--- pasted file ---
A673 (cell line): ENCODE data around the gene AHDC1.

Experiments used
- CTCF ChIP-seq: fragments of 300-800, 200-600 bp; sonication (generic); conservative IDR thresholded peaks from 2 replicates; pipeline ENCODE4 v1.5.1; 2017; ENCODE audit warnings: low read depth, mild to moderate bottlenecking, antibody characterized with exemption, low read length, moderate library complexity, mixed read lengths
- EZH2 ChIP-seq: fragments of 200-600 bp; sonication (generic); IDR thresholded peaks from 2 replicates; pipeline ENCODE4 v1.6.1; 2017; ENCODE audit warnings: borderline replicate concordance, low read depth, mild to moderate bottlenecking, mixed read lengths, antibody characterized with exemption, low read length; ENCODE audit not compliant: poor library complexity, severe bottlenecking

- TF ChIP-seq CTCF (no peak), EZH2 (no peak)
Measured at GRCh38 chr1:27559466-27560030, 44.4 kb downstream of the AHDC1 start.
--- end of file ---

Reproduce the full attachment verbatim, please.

A673 (cell line): ENCODE data around the gene AHDC1.

Experiments used
- CTCF ChIP-seq: fragments of 300-800, 200-600 bp; sonication (generic); conservative IDR thresholded peaks from 2 replicates; pipeline ENCODE4 v1.5.1; 2017; ENCODE audit warnings: low read depth, mild to moderate bottlenecking, antibody characterized with exemption, low read length, moderate library complexity, mixed read lengths
- EZH2 ChIP-seq: fragments of 200-600 bp; sonication (generic); IDR thresholded peaks from 2 replicates; pipeline ENCODE4 v1.6.1; 2017; ENCODE audit warnings: borderline replicate concordance, low read depth, mild to moderate bottlenecking, mixed read lengths, antibody characterized with exemption, low read length; ENCODE audit not compliant: poor library complexity, severe bottlenecking

- TF ChIP-seq CTCF (no peak), EZH2 (no peak)
Measured at GRCh38 chr1:27559466-27560030, 44.4 kb downstream of the AHDC1 start.